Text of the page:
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A caveat is a formal notice to a judicial officer requesting the officer to suspend a specific action until the party has received an opportunity to be heard on the matter. Caveats are typically filed in probate proceedings by a party seeking to challenge the validity of a will. The purpose of the caveat is to prevent the court from initiating the administration of an estate without first notifying the caveat-filing party. States limit the scope and function of the caveat according to their probate codes. For example, Florida’s probate code requires probate courts to notify the caveat-filing party of pending probate proceedings and to permit the party to litigate his or her challenge to the will before the court may admit the will to probate.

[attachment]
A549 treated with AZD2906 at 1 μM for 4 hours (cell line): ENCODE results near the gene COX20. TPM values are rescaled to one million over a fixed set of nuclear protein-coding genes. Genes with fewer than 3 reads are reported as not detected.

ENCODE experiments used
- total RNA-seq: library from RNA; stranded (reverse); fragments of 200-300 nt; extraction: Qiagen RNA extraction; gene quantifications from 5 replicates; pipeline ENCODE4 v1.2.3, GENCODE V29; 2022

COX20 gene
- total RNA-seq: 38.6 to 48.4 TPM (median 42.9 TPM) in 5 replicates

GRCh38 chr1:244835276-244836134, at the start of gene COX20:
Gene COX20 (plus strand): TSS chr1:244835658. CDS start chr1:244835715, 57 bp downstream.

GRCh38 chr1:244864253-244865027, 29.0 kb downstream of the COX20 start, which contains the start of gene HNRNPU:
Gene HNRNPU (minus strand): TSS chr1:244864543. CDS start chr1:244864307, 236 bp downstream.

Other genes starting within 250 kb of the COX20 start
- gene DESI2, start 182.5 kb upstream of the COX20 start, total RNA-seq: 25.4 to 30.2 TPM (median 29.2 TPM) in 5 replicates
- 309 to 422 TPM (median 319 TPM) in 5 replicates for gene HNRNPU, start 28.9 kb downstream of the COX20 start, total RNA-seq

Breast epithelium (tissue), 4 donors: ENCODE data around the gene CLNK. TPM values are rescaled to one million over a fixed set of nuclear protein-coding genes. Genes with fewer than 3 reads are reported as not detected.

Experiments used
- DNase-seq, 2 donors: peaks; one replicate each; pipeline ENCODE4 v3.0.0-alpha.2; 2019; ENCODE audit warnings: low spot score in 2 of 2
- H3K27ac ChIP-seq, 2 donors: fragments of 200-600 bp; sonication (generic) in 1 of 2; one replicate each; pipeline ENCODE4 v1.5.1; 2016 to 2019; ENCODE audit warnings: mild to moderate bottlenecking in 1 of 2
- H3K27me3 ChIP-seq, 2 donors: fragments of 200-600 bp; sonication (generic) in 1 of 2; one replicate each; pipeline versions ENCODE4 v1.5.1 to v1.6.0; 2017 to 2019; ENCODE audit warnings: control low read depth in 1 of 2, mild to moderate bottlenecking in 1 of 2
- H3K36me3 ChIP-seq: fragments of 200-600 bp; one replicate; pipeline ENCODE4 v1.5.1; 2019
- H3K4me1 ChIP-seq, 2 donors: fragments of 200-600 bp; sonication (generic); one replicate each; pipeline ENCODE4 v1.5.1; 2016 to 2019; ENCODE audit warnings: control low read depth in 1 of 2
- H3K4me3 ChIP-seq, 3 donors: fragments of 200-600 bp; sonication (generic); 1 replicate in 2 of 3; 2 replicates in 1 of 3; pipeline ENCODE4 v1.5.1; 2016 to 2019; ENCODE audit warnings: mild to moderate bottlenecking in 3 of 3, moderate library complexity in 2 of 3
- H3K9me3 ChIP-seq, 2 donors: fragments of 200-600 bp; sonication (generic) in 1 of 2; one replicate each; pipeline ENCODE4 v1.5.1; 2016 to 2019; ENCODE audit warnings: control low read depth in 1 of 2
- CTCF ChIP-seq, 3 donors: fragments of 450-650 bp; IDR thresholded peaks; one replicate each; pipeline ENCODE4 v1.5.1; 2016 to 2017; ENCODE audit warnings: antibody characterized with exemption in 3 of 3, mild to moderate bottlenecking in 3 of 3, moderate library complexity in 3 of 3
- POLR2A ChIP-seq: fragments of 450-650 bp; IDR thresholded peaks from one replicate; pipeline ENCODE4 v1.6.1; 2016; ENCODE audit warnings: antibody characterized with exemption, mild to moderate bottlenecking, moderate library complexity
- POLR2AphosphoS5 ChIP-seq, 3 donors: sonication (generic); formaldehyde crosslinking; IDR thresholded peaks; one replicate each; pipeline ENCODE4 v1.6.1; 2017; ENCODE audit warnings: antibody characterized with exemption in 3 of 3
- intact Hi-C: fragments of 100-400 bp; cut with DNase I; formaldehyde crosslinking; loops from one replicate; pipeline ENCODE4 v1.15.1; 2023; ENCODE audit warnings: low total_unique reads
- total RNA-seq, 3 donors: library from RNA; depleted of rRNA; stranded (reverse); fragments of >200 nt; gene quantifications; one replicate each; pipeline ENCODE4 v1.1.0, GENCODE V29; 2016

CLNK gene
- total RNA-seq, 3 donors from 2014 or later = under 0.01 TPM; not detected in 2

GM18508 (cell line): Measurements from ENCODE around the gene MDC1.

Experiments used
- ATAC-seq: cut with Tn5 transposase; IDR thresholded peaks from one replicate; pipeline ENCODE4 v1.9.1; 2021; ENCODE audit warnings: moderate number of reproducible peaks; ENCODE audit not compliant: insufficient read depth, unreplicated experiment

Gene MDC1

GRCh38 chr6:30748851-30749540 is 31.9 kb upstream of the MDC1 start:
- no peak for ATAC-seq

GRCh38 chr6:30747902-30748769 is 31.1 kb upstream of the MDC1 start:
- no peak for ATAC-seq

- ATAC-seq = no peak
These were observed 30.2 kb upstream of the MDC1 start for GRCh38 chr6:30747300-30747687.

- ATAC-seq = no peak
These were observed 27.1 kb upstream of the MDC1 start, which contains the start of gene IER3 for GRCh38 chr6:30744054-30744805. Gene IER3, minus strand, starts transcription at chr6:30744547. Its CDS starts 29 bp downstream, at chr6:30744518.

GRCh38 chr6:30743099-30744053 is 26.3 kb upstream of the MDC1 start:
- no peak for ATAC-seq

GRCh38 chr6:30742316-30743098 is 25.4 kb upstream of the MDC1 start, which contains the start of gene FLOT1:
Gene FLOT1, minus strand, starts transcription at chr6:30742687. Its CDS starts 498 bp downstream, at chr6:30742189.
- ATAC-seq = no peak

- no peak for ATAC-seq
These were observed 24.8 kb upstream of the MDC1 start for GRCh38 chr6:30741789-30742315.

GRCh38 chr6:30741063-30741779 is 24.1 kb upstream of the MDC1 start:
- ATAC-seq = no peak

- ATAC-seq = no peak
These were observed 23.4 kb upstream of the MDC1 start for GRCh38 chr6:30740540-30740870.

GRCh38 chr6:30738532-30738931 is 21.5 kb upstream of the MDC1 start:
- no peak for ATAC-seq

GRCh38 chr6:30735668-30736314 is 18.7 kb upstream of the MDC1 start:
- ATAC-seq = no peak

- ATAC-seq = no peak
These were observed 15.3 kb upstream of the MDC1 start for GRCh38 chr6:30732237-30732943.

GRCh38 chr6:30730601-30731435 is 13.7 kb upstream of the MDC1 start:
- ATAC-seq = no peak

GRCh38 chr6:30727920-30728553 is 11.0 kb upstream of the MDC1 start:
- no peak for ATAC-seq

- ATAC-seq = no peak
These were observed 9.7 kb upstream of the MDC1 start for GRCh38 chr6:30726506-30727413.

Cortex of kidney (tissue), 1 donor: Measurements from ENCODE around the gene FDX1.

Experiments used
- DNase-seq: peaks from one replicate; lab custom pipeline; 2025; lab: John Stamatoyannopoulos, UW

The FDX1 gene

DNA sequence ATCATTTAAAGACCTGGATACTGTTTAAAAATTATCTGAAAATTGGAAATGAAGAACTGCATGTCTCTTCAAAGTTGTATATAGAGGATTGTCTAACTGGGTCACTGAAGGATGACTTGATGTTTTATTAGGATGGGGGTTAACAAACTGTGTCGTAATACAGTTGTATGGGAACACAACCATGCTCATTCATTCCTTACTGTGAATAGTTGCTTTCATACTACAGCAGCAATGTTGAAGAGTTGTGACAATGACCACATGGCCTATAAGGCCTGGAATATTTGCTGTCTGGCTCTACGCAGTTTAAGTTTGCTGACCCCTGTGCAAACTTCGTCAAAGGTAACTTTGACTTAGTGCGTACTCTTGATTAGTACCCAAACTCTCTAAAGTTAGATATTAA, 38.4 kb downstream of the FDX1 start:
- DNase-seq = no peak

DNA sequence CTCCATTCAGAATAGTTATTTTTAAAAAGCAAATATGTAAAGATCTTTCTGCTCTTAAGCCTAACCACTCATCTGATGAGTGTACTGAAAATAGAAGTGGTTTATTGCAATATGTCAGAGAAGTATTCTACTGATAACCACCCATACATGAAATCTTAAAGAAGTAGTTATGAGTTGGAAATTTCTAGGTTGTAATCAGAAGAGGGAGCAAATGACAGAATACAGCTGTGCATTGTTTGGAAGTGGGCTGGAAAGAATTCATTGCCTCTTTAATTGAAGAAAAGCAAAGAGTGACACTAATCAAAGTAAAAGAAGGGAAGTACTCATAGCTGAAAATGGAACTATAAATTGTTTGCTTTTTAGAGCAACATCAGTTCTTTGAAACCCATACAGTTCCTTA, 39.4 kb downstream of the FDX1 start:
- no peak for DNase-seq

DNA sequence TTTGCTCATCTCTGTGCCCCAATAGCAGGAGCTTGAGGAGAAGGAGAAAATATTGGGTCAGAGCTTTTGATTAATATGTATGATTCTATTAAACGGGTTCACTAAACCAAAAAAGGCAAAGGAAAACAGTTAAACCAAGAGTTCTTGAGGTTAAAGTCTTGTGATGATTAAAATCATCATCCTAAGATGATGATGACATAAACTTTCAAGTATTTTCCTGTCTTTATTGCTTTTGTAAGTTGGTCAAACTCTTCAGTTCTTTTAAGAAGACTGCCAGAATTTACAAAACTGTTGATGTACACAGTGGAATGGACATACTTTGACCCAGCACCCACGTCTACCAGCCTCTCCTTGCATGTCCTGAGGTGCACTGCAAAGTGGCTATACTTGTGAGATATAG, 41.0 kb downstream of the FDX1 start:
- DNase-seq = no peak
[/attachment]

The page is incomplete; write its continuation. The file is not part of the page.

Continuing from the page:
Caveat can also mean a warning or admonition, and is most commonly associated with the legal maxim caveat emptor, which is Latin for “Let the buyer beware.”

[Last updated in August of 2020 by the Wex Definitions Team]